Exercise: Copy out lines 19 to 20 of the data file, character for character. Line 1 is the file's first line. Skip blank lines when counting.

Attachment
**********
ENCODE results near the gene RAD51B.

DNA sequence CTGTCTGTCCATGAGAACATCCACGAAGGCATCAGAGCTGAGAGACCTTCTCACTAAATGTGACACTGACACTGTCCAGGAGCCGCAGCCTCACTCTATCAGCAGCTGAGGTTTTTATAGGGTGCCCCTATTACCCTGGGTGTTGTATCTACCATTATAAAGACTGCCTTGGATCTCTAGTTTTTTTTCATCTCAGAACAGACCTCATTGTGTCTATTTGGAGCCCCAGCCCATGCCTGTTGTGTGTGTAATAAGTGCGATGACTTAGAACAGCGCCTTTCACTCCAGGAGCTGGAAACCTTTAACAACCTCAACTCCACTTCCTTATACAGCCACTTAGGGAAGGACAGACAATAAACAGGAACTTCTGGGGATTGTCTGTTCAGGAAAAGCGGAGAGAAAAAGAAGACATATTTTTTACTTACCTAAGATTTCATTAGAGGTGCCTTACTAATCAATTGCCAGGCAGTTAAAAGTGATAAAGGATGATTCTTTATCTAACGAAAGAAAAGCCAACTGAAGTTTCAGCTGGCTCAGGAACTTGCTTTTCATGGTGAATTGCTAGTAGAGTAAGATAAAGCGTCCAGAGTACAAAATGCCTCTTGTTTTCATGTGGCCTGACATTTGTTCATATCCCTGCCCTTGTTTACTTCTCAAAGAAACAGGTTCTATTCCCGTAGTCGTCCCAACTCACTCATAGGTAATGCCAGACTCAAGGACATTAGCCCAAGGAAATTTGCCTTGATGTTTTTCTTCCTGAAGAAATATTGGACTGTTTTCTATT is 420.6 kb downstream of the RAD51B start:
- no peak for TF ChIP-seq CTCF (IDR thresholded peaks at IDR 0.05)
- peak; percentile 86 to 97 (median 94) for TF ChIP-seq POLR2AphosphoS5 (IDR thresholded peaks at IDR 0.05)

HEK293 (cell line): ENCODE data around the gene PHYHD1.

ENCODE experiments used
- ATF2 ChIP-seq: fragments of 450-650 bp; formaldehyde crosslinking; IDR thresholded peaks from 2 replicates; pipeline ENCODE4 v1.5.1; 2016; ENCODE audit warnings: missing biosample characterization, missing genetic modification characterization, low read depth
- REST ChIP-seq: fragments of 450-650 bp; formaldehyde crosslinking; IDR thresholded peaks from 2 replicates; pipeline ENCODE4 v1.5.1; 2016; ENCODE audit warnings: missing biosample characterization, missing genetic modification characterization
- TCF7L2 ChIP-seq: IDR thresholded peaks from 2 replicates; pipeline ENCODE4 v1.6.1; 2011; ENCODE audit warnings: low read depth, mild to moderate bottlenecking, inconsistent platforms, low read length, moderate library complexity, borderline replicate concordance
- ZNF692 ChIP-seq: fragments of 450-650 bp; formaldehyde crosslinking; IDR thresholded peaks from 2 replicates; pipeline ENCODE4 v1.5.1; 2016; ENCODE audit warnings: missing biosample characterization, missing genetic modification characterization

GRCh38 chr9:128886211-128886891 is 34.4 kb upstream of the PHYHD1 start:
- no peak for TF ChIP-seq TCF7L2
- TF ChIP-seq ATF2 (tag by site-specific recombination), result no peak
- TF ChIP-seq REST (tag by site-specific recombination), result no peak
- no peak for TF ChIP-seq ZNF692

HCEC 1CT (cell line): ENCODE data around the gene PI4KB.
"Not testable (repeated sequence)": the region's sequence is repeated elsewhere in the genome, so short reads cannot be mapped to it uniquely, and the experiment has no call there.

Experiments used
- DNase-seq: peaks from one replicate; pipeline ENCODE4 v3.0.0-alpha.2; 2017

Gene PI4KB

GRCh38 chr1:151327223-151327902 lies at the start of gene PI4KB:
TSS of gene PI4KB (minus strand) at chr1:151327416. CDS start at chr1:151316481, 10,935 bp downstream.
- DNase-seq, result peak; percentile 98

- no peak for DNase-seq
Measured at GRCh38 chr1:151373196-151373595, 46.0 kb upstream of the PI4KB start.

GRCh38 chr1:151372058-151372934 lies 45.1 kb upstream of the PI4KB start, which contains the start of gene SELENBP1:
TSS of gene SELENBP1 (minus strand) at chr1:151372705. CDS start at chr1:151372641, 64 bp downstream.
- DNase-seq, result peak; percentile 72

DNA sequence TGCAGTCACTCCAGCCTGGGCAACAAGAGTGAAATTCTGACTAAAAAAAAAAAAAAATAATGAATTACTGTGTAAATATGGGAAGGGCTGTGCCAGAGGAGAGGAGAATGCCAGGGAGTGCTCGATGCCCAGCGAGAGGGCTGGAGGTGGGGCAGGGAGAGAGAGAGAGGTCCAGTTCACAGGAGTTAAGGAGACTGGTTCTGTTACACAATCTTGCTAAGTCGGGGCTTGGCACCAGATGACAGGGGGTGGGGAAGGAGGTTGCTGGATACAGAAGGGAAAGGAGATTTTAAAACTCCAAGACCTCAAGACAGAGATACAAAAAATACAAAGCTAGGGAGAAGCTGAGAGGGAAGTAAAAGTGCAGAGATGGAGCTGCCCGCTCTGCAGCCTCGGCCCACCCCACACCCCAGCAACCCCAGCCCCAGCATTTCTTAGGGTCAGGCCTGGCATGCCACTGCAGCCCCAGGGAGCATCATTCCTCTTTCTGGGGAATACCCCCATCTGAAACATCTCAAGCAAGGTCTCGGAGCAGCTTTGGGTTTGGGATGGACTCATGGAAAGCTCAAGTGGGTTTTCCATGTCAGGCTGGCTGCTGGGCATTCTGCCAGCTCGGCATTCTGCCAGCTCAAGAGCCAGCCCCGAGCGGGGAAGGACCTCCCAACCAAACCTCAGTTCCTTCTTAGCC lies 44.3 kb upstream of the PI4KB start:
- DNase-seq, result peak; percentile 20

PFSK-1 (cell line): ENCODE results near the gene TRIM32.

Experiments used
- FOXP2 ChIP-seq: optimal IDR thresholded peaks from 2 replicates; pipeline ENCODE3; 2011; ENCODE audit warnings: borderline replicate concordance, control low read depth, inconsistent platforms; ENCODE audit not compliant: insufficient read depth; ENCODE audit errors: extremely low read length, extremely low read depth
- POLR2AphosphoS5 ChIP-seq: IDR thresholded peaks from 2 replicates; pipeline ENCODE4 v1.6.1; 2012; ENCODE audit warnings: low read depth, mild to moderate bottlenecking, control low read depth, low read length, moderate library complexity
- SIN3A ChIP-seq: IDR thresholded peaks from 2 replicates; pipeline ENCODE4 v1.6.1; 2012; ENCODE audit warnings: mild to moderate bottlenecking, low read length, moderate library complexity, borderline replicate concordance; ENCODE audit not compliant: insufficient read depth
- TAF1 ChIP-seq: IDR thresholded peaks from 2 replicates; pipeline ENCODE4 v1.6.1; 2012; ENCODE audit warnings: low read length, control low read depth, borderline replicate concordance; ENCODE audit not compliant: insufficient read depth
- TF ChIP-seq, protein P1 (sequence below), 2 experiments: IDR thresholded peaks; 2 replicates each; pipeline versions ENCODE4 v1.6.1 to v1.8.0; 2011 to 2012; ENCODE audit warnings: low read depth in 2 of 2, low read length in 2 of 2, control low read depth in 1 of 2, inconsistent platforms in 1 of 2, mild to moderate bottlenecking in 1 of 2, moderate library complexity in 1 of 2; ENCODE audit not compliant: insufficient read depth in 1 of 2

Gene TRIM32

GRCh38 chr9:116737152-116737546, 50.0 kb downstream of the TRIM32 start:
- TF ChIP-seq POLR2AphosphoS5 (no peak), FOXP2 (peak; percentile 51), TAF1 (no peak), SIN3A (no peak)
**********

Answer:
- DNase-seq: peaks from one replicate; pipeline ENCODE4 v3.0.0-alpha.2; 2017

Gene PI4KB